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How Do You Stop Complaining? 5 Baby Steps to More Positive Thinking
Complaining is a habit that’s very hard to get rid of. Even if you recognize that you have fallen into a pattern of seeing the negatives in every situation, you’ve already conditioned your mind to expect that awful things will happen. Your experiences and your preconditioning already work against you. How do you stop complaining? Recalibrate your mind for more positive thinking. Here are five steps to consider:
1. Do not stop at the complaint; move forward.
We lead such busy, harried lives that something will always fall through the cracks. Maybe a housemate was too busy to wash the dishes or throw out the garbage. Maybe your partner borrowed the car and forgot to refuel. Someone at work did not get the memo or failed to respond to an urgent e-mail. If the ball drops, it affects you, and you cannot help but exhale in annoyance. “Is it always my job to fix things?” you ask. Maybe it isn’t, but if it aggravates you, then you are invested in it – you don’t have to fix it, but you can be part of the solution. By all means, ask your housemate to commit to a schedule for housework, and switch when one of you is busy. Ask your partner to remind himself to refuel the car – via mobile application, post-it, any which way. Alter the way you communicate at work so that you are guaranteed a timely response.
2. Think short-term or long-term, depending on what is most helpful.
A trick of positive thinking is to think of time as being relative: this too shall pass. Whatever complaint you have, you can tell yourself that it is merely short term: “This is temporary,” “I can solve this and soon this will cease to be a problem” or “The situation will resolve itself in time.” You can also think of it in the long-term: “This has to be done but it’s almost over now,” “This will lead to better things in the future,” and “This is a step in the right direction for the big goal at the end of the year.”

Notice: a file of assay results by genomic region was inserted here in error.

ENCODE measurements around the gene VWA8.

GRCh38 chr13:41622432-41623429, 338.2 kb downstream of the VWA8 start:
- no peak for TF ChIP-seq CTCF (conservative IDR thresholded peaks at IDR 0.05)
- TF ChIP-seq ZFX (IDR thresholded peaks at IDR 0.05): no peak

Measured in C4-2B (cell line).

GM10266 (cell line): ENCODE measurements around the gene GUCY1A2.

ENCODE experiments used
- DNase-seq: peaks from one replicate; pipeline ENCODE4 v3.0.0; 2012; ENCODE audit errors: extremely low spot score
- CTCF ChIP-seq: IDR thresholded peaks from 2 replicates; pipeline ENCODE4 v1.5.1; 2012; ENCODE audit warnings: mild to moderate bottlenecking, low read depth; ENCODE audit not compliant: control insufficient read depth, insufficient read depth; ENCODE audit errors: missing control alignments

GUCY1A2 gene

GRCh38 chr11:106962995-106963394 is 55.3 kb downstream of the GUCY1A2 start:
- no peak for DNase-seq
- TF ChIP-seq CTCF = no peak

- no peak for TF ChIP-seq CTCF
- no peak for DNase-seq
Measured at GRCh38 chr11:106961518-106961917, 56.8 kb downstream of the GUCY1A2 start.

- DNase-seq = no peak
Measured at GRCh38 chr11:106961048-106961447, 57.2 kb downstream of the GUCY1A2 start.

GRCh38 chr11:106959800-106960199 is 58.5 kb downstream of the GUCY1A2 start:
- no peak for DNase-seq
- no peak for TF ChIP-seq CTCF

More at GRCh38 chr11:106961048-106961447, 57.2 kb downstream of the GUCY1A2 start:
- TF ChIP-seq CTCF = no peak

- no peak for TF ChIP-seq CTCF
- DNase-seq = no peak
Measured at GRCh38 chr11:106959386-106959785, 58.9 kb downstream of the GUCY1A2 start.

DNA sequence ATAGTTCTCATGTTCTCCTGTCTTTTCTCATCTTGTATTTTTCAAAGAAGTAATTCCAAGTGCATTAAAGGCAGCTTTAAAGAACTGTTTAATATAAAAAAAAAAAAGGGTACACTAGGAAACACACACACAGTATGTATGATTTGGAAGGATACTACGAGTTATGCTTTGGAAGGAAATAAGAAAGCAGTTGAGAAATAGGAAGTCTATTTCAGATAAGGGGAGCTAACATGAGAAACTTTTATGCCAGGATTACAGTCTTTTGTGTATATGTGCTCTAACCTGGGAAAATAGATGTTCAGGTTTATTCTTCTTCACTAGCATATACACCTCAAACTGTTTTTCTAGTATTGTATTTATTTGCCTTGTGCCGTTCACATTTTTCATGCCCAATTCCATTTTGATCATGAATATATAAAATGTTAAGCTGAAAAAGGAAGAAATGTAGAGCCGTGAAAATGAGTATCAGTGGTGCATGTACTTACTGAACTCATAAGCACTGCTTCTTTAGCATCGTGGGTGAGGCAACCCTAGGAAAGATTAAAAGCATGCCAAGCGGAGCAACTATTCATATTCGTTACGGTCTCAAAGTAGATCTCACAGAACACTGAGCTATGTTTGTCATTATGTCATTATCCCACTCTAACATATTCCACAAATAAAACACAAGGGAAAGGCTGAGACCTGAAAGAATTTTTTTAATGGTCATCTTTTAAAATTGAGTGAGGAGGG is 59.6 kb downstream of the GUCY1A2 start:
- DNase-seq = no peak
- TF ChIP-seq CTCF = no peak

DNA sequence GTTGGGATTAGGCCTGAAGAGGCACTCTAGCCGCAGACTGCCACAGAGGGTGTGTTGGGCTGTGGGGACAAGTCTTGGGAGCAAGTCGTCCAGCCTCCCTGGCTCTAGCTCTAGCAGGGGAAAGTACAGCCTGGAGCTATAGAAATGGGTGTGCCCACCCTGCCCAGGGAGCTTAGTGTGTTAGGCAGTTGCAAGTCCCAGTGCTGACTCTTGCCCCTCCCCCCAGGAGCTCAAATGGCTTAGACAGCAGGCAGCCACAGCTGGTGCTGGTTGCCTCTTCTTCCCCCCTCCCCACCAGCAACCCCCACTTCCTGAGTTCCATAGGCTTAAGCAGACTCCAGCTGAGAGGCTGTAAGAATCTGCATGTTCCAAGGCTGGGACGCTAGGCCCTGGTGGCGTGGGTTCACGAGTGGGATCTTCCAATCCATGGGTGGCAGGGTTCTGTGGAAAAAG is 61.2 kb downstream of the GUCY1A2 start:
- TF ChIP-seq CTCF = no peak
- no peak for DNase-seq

3. Let go of complaints over things outside your control.
The bitter pill to swallow is that not everything is under our control. This includes the weather (“It’s so hot that it’s frying my brain, I can’t think”), management decisions (“They’ve cut the budget again, am I supposed to work a miracle to get this project done?”), or even limited lunch options (“What do you mean you’ve run out of Meal A? It’s there on the menu, isn’t it? What kind of place is this?”). It may be frustrating, but you have to work with what you’ve got. See if you can spot the silver lining (It’s really hot, haven’t been to the beach in a while, this is the best time!). Try to motivate yourself for the present challenge (If I pull this off on a small budget, I’m going to convince my boss I can do even better next time with a bigger budget and an assistant… or a salary raise!). Tell yourself that there are other options to consider (Okay, no Meal A, is Meal B a better choice?)
4. Accept the choices you’ve made thus far and embrace the challenges that go with them.
It’s not easy being in your situation, but would you have really chosen otherwise? You may have chosen a thriving career with a lot of traveling. You may have stayed single, or gotten married. You opted to have kids or take care of a raft of pets. You chose to live in another city, far away from your family homestead. All these choices have its accompanying challenges; exchanging one for another means merely a set of new challenges. Remind yourself that the sacrifices are worth the choice you’ve already made. Even as you spot the imperfections, be grateful for the good things in your life. Then move forward.
5. Meditate. Keep calm and carry on.
Reconditioning the mind to think positively must be a constant effort. The practice of meditation can help you overcome your negative thoughts, including the accompanying stress, anger and anxiety. Put things in perspective. Learn how to objectively judge a situation. Relax. Breathe. Think. Know your strengths and how to leverage on those strengths. Learn to accept and be grateful for your life.
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